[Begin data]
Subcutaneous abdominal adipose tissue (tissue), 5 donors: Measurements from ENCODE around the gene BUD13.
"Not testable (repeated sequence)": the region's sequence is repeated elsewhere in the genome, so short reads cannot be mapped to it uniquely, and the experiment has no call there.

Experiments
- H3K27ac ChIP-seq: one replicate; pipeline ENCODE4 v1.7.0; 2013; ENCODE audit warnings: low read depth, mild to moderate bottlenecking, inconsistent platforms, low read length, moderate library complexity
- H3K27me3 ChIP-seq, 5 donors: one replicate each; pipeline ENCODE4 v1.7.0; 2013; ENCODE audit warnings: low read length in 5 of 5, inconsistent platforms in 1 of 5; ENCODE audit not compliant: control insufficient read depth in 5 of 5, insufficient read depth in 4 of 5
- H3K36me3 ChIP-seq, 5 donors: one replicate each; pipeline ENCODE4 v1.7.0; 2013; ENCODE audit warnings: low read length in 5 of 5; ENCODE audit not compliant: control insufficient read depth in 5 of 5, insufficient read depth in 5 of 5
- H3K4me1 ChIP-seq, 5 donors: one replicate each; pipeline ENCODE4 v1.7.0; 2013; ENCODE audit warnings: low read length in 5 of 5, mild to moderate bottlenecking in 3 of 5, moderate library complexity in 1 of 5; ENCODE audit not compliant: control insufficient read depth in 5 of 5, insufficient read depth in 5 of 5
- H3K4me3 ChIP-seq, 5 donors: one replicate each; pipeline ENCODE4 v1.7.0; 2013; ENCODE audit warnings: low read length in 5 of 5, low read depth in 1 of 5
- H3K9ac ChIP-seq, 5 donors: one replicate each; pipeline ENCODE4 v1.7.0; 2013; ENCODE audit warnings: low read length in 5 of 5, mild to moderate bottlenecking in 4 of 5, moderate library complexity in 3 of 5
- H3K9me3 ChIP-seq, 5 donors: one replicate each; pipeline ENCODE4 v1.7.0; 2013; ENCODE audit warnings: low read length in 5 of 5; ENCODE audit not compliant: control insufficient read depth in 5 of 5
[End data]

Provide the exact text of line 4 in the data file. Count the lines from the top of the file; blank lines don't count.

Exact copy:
- H3K27ac ChIP-seq: one replicate; pipeline ENCODE4 v1.7.0; 2013; ENCODE audit warnings: low read depth, mild to moderate bottlenecking, inconsistent platforms, low read length, moderate library complexity